Species group: Sea Stars and Brittle Stars
Other common names: Caribbean Basket Star, Giant Basket Sea Star, Great Basket Star
Scientific name: Astrophyton muricatum
Although not uncommon, this sea star’s “other-worldly” appearance stops both novice aquarists and marine biologists in their tracks. The Basket Star, a delicate filter-feeder, is perhaps the most unique Echinoderm to be kept in private or public aquariums.
The Basket Star is native to the Western Atlantic Ocean, from Florida, USA to Brazil, where it inhabits coral reefs and rocky ledges.
Appearance / health:
The Basket Star’s numerous, intricately-branched arms are without equal among marine creatures. They reach up to 60 cm (24 in) in length, and range in color from yellowish-tan to dark brown. The Basket Star withdraws these arms into its small, disk-shaped body by day.
The Basket Star is very sensitive to ammonia, copper, and nitrates. Filter intakes must be modified so as to prevent the arms from being pulled in and injured.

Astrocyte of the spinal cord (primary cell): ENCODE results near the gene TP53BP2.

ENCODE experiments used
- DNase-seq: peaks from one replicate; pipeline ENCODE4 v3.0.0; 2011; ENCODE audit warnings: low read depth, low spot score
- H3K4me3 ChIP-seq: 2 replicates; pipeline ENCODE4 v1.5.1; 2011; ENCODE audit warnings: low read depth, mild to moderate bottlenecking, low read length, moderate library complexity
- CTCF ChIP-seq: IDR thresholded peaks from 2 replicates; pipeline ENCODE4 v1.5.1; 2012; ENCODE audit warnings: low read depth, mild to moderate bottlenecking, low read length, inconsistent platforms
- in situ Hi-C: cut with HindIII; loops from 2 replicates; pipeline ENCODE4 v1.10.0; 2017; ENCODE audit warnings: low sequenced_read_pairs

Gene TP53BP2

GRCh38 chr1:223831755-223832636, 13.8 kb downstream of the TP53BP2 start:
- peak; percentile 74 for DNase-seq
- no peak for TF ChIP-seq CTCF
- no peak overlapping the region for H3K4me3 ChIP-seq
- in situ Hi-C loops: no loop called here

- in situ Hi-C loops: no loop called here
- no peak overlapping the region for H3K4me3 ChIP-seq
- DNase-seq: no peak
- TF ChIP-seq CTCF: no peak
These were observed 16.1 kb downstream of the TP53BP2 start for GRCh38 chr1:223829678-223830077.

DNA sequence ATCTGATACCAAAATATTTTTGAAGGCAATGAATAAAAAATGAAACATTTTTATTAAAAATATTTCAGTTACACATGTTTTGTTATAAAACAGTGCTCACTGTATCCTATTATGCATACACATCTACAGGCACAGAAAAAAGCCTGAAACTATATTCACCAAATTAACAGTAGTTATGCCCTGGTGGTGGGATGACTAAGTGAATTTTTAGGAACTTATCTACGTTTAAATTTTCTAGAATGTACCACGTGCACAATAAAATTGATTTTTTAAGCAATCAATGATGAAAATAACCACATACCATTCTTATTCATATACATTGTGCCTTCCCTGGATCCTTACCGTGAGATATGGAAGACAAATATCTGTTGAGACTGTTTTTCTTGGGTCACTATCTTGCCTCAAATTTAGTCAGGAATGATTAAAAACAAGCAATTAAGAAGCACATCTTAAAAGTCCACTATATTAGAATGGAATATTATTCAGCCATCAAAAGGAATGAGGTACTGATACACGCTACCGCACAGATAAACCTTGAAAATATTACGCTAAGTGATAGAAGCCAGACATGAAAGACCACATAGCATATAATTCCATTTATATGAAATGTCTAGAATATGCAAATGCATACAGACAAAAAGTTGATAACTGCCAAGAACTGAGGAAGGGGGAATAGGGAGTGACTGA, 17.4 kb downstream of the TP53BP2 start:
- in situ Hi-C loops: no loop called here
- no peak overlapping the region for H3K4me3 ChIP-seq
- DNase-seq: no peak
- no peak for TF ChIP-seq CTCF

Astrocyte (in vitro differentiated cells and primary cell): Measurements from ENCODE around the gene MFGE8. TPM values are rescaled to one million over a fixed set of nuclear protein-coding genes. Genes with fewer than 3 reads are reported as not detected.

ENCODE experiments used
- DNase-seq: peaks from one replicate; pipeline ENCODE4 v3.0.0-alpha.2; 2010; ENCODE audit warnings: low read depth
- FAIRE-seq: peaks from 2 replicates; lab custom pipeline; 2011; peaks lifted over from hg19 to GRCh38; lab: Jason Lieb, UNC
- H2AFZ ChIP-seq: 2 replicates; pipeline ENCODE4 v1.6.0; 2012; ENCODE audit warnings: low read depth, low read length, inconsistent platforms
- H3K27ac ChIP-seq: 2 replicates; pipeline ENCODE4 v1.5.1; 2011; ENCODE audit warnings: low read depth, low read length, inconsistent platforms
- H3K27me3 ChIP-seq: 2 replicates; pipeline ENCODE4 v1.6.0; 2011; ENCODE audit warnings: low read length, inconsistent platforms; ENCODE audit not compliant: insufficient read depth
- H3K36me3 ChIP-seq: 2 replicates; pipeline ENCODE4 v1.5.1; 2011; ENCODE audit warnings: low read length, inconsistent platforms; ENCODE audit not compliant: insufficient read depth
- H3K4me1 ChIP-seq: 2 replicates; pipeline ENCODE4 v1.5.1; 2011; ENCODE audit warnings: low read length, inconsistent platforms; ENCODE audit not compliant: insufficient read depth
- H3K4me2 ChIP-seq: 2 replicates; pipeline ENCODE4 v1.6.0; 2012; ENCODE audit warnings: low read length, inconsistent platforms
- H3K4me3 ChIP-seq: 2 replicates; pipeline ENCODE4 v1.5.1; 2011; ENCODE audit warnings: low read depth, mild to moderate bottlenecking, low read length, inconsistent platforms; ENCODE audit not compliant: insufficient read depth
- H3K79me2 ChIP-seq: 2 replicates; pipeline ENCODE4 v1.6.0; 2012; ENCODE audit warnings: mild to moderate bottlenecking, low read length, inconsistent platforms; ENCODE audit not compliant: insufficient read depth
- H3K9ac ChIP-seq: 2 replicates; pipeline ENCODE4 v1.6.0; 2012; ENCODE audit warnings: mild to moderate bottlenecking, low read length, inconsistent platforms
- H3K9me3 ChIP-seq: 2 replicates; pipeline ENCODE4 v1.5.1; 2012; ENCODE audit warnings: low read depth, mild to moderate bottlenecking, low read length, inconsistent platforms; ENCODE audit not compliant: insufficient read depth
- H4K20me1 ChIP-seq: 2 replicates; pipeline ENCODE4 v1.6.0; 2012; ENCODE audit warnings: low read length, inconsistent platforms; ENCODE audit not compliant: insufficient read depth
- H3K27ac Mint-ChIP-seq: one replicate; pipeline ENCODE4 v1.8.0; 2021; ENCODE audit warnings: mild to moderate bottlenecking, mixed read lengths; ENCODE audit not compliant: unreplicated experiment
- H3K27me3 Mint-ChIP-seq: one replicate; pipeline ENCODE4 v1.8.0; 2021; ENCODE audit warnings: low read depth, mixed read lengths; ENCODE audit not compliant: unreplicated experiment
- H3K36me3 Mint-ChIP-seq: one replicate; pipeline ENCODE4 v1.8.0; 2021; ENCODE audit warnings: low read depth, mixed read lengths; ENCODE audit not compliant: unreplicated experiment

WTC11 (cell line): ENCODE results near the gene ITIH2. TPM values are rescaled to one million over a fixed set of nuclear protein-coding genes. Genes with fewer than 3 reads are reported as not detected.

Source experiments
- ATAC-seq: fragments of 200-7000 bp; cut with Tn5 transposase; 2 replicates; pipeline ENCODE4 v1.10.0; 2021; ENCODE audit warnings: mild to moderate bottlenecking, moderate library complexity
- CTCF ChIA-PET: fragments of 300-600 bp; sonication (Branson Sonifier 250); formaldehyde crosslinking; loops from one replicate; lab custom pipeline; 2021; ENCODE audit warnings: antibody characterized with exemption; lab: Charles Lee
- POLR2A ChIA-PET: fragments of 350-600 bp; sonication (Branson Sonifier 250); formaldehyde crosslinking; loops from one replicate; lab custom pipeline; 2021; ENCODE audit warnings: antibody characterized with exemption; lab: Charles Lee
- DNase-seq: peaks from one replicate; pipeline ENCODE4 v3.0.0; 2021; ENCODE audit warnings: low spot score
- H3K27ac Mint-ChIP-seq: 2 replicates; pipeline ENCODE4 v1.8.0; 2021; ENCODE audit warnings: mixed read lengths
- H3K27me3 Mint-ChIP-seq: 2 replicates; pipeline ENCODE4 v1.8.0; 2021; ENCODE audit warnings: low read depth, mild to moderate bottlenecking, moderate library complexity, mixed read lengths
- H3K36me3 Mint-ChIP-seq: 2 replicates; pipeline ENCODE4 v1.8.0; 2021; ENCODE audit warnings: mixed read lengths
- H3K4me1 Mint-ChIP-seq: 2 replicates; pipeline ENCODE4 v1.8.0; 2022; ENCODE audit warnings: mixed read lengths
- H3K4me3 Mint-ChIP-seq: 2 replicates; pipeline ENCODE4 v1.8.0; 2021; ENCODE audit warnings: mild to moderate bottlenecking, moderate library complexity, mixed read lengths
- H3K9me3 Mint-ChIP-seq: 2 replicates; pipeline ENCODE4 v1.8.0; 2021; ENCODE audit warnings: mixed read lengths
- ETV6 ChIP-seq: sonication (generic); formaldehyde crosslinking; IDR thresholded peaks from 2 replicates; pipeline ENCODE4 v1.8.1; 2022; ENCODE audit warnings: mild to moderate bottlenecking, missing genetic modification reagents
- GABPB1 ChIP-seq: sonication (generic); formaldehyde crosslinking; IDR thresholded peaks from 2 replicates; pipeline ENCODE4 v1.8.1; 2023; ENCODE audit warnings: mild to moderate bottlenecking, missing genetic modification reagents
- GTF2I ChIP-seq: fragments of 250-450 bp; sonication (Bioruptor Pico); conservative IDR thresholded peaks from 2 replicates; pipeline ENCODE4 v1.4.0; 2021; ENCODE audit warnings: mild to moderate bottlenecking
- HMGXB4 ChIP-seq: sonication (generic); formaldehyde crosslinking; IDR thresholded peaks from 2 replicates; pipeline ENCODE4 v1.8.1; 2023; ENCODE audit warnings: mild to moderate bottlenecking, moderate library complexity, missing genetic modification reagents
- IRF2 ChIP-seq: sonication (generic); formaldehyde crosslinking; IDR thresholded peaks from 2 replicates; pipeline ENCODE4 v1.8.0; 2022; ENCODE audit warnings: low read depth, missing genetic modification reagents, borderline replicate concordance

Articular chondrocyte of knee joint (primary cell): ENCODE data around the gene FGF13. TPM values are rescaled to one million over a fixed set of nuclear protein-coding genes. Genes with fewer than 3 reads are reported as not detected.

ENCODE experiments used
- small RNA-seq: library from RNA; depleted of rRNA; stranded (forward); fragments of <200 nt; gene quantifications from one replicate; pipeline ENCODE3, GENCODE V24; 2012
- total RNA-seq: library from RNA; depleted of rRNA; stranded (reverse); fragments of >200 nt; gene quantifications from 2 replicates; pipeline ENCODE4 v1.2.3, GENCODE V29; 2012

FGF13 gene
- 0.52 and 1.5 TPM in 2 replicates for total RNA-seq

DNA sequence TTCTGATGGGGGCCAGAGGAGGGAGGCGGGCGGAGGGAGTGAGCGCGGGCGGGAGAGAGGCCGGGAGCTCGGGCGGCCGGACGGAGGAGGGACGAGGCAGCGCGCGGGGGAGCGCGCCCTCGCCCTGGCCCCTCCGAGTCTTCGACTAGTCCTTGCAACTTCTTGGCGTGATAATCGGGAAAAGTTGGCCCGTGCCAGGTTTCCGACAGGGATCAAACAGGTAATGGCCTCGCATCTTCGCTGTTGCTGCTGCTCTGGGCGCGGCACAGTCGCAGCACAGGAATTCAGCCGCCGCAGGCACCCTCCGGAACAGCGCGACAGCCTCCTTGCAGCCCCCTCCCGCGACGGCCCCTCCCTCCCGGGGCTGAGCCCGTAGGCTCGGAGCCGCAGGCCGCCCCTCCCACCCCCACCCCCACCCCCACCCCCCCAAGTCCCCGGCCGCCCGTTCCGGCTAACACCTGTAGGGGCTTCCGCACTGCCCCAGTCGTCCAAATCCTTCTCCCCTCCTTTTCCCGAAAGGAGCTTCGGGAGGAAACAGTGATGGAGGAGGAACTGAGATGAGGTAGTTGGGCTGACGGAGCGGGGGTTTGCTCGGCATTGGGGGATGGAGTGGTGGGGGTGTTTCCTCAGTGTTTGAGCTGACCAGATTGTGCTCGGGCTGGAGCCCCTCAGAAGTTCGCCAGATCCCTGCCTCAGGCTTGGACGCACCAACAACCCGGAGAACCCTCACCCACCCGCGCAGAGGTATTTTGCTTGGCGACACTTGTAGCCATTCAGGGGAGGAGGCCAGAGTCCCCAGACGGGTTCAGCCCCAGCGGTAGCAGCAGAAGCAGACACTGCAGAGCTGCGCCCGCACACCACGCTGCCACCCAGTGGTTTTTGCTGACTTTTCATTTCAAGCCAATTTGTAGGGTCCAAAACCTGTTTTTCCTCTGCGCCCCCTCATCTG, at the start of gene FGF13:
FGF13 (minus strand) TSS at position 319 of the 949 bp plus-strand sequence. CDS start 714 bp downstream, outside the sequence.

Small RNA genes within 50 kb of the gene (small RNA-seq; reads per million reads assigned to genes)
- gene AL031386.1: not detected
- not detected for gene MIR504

Behavior / temperament:
This nocturnal oddity waves its bizarre arms wildly about when feeding, and remains hidden beneath coral and in rock crevices by day. Red night-viewing bulbs are well-worth installing so that its behavior can be observed after dark.
Basket Stars demand excellent water quality and moderate to strong currents. Live sand and live rocks, which help to provide the micro-organisms upon which these unique creatures feed, should be included in their aquarium.
The following water quality parameters should be maintained for Basket Stars: Temperature: 22.2-28 C (72-82 F); Salinity: 1.023-1.025; pH: 8.1-8.4;
In addition to the micro-organisms provided by live sand and rock, Basket Stars require frequent feedings of liquid plankton preparations. Trace elements should be added as directed by the manufacturer.
Basket Star larvae are planktonic. Small individuals, apparently produced in captivity, have been found in public aquariums.
Written by Frank Indiviglio